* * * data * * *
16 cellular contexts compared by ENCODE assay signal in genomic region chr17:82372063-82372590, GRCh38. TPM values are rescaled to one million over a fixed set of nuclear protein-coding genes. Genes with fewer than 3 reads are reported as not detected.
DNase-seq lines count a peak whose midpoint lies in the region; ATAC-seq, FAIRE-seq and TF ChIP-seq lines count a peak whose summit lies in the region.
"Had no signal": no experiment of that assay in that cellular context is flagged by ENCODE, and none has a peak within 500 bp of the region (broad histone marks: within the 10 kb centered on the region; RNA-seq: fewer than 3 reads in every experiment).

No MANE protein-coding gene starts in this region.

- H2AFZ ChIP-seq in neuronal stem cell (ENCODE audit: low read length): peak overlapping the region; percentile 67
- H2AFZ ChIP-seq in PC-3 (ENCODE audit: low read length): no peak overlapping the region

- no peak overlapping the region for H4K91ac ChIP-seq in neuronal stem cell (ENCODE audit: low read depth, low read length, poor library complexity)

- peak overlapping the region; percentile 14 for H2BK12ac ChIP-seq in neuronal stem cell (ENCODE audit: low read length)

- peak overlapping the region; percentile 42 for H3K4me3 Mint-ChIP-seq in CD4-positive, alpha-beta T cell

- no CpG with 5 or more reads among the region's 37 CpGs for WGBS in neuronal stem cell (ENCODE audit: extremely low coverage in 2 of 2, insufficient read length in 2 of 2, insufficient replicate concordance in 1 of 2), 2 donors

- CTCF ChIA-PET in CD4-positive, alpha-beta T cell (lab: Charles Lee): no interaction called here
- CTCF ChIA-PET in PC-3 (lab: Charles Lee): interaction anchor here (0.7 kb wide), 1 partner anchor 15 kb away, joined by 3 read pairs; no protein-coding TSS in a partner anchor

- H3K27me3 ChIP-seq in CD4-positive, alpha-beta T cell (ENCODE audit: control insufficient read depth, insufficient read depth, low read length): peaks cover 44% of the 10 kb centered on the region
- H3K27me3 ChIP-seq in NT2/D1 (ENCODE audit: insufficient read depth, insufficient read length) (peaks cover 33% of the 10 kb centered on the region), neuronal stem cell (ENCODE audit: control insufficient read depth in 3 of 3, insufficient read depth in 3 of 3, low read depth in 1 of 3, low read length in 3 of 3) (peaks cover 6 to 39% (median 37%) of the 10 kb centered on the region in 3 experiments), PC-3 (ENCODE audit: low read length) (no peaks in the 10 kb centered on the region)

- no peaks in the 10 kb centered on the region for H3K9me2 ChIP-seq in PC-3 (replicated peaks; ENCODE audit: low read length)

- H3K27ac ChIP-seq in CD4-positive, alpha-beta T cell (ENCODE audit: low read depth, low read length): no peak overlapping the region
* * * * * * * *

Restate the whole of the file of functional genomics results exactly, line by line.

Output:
16 cellular contexts compared by ENCODE assay signal in genomic region chr17:82372063-82372590, GRCh38. TPM values are rescaled to one million over a fixed set of nuclear protein-coding genes. Genes with fewer than 3 reads are reported as not detected.
DNase-seq lines count a peak whose midpoint lies in the region; ATAC-seq, FAIRE-seq and TF ChIP-seq lines count a peak whose summit lies in the region.
"Had no signal": no experiment of that assay in that cellular context is flagged by ENCODE, and none has a peak within 500 bp of the region (broad histone marks: within the 10 kb centered on the region; RNA-seq: fewer than 3 reads in every experiment).

No MANE protein-coding gene starts in this region.

- H2AFZ ChIP-seq in neuronal stem cell (ENCODE audit: low read length): peak overlapping the region; percentile 67
- H2AFZ ChIP-seq in PC-3 (ENCODE audit: low read length): no peak overlapping the region

- no peak overlapping the region for H4K91ac ChIP-seq in neuronal stem cell (ENCODE audit: low read depth, low read length, poor library complexity)

- peak overlapping the region; percentile 14 for H2BK12ac ChIP-seq in neuronal stem cell (ENCODE audit: low read length)

- peak overlapping the region; percentile 42 for H3K4me3 Mint-ChIP-seq in CD4-positive, alpha-beta T cell

- no CpG with 5 or more reads among the region's 37 CpGs for WGBS in neuronal stem cell (ENCODE audit: extremely low coverage in 2 of 2, insufficient read length in 2 of 2, insufficient replicate concordance in 1 of 2), 2 donors

- CTCF ChIA-PET in CD4-positive, alpha-beta T cell (lab: Charles Lee): no interaction called here
- CTCF ChIA-PET in PC-3 (lab: Charles Lee): interaction anchor here (0.7 kb wide), 1 partner anchor 15 kb away, joined by 3 read pairs; no protein-coding TSS in a partner anchor

- H3K27me3 ChIP-seq in CD4-positive, alpha-beta T cell (ENCODE audit: control insufficient read depth, insufficient read depth, low read length): peaks cover 44% of the 10 kb centered on the region
- H3K27me3 ChIP-seq in NT2/D1 (ENCODE audit: insufficient read depth, insufficient read length) (peaks cover 33% of the 10 kb centered on the region), neuronal stem cell (ENCODE audit: control insufficient read depth in 3 of 3, insufficient read depth in 3 of 3, low read depth in 1 of 3, low read length in 3 of 3) (peaks cover 6 to 39% (median 37%) of the 10 kb centered on the region in 3 experiments), PC-3 (ENCODE audit: low read length) (no peaks in the 10 kb centered on the region)

- no peaks in the 10 kb centered on the region for H3K9me2 ChIP-seq in PC-3 (replicated peaks; ENCODE audit: low read length)

- H3K27ac ChIP-seq in CD4-positive, alpha-beta T cell (ENCODE audit: low read depth, low read length): no peak overlapping the region